Another thing that we need to do is reach out to the working class white neighborhoods that went for Trump in 2016. I know many progressives think that these communities are a lost cause or that we have to compromises our fight to defend minority communities in order to appeal to these white communities. I don’t buy that. If we look at history, liberals like Eleanor Roosevelt, Bobby Kennedy, Ted Kennedy, Jesse Jackson, and Paul Wellstone appealed to both working class white communities and minority communities. These liberals constantly spoke out against racism and they fought for minority communities. But they also fought to protect working class white communities from the worst effects of the free market system.

Make the argument in Red states that progressive policies will do more to help them than conservative policies will. This is especially important in order to get our majorities in the House and the Senate. We’ll need to emphasize how our health care policies will help fight the opioid crisis afflicting those areas. We need to emphasize job retraining programs in areas where their jobs have been outsourced. We need to show them concrete ways in which the federal government is their friend and not their enemy. To do this, we’ll need to break the Fox bubble. This won’t be easy. Any Democrat, moderate or progressive, will be tarred and feathered by the right wing media. But we have to make the effort.

If we win the presidency and large majorities in both houses of Congress, we have to pass as much legislation as we can in a two year window. Both Clinton and Obama had the most legislative success in their first two years of office, before they both lost their congressional majorities in the midterms. Along with passing climate change legislation, health care legislation, legislation to tackle economic inequality, we should also pass legislation specifically to help Midwest and rural communities to undercut Republican appeals to demagoguery against immigrants.

If we get 60 Democratic Senators, we should go for Medicare-for-all. If we don’t get 60 Senators, we should work to improve Obamacare: lower the age to qualify for Medicare to 55, create a public option, and work on the flaws of Obamacare. Expect a huge fight from McConnell and the Republicans.

Tackle immigration reform. Even if Democrats do not win 60 Senators, there are several Republican Senators who are open to a bipartisan deal on immigration. The problem has always been the House of Representatives, specifically the Freedom Caucus. If the Democrats win the House and win 60 Senators, they can have an immigration bill with both border enforcement and a pathway to citizenship for all 11 million illegal immigrants. If we win the House but less than 60 Senators, then we’ll need to work with Republicans for a less ambitious bill. I think immigration reform may actually have the most potential for bipartisan support.

Senator Elizabeth Warren joins Chris Hayes for a town hall in Fort Wayne, Indiana, to talk about issues that are key in the Industrial Midwest.

On March 8, 2019 Senator Bernie Sanders spoke to supporters on day two of his three-day trip to Iowa.

Senator Kamala Harris held an MSNBC town hall from Spartanburg on Tuesday, May 28 and the following day she held events in Anderson and throughout Greenville.

Posted in Uncategorized | Tagged , , , , , , , , , , , , | Leave a comment

The Dialogue Between Left and Right

This democratic republic has thrived through the healthy debate between the Left and the Right. During the debate over the Constitution, the Federalists argued that a strong federal government was necessary for this country to thrive, while the anti-Federalists argued that the United States needed strong state and local governments to protect our civil liberties. In the early days of the republic, Alexander Hamilton forcefully advocated for a urban vision of an America of commerce and big business while Thomas Jefferson advanced a rural vision of an America of yeoman farmers.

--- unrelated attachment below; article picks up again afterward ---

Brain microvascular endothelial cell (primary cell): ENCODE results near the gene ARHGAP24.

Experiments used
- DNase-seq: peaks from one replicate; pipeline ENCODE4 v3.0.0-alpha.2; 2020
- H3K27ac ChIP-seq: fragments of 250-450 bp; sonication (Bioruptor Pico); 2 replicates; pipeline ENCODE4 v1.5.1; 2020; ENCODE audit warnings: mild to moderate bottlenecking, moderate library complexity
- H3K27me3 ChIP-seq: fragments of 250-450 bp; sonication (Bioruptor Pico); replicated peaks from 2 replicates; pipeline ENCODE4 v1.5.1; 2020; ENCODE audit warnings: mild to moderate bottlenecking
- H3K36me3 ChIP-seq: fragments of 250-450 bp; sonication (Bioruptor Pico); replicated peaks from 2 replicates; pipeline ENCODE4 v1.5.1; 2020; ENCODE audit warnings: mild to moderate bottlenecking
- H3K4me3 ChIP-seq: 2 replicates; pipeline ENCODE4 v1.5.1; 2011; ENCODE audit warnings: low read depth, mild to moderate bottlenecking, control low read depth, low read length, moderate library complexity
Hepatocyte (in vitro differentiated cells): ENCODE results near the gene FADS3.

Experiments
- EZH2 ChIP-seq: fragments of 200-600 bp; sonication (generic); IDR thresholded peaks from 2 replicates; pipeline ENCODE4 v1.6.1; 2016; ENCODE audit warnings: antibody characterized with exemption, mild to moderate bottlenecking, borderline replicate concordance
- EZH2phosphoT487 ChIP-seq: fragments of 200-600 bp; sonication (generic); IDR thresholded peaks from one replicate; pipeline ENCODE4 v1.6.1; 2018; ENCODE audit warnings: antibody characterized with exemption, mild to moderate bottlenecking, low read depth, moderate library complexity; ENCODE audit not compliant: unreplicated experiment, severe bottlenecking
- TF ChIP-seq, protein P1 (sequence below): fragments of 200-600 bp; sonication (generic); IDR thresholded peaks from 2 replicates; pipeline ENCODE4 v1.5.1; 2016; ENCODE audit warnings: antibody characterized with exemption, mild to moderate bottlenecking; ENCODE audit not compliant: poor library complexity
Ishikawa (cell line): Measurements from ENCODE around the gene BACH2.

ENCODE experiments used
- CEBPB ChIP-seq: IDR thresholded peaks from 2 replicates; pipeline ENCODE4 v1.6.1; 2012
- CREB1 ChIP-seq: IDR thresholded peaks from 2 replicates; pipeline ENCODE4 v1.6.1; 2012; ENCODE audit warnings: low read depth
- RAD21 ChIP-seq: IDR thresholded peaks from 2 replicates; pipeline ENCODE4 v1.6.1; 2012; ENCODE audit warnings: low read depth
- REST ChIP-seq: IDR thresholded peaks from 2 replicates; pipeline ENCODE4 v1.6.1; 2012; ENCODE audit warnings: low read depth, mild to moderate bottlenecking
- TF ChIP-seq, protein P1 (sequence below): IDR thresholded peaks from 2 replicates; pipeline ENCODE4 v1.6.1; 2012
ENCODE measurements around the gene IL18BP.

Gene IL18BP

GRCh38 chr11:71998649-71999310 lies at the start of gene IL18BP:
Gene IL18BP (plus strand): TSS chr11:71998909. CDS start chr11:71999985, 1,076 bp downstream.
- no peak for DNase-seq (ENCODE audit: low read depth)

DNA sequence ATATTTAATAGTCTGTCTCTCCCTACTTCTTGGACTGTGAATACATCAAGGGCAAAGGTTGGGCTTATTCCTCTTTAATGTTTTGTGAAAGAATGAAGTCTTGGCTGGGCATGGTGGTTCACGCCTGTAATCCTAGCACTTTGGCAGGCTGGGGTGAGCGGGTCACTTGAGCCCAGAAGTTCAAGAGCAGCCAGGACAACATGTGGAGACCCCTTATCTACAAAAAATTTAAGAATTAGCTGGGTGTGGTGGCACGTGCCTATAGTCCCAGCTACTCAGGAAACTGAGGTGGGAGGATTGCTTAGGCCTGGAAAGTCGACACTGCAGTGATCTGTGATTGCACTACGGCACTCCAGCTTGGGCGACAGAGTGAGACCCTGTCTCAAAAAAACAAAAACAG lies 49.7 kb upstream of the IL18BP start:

As American history has unfolded, liberals and conservatives have debated the most important issues of the day: slavery; imperialism; women’s suffrage; workers’ rights; civil rights; war and peace; LGBTQ rights; reproductive rights. There are some questions that a healthy democratic republic will forever debate. How do we balance majority rule while protecting minority rights? How do we create a climate where businesses can thrive while also protecting workers from being exploited? How do we address issues of economic and racial inequalities that prevent large segments of our population from enjoying the American dream? How do we balance the needs of the community with the rights of the individual?

I’m a proud liberal Democrat. But I don’t think liberals are perfect. If you look at American history, liberals have been right about some things, wrong about some things. But you can say the same thing about moderates, conservatives, radical leftists, libertarians. No one group or political philosophy has a monopoly on truth.

In a healthy democratic republic, all sides vigorously debated their points of view to try to persuade a majority of people to agree with them. But there was also a willingness to compromise and find common ground to try to address the problems of the day. One can look at the collaboration of liberal Ted Kennedy and conservative Orrin Hatch that produced the American With Disabilities Act, the Ryan White Act to help AIDS victims, the State Children’s Health Insurance Program which provided health insurance to thousands of the working poor. Liberal Paul Wellstone collaborated with conservative Pete Domenici on the Mental Health Parity Act to give mentally ill people greater access to health care insurance.

I complain a lot about the Republican Party and the cult of personality that has surrounded Donald Trump. It saddens me to see more independent minded conservatives and moderates get marginalized within the Republican Party. I’m critical of the Republican Party, but I also realize that it’s important to all Americans for the Republican Party to return to a more sane and healthy state.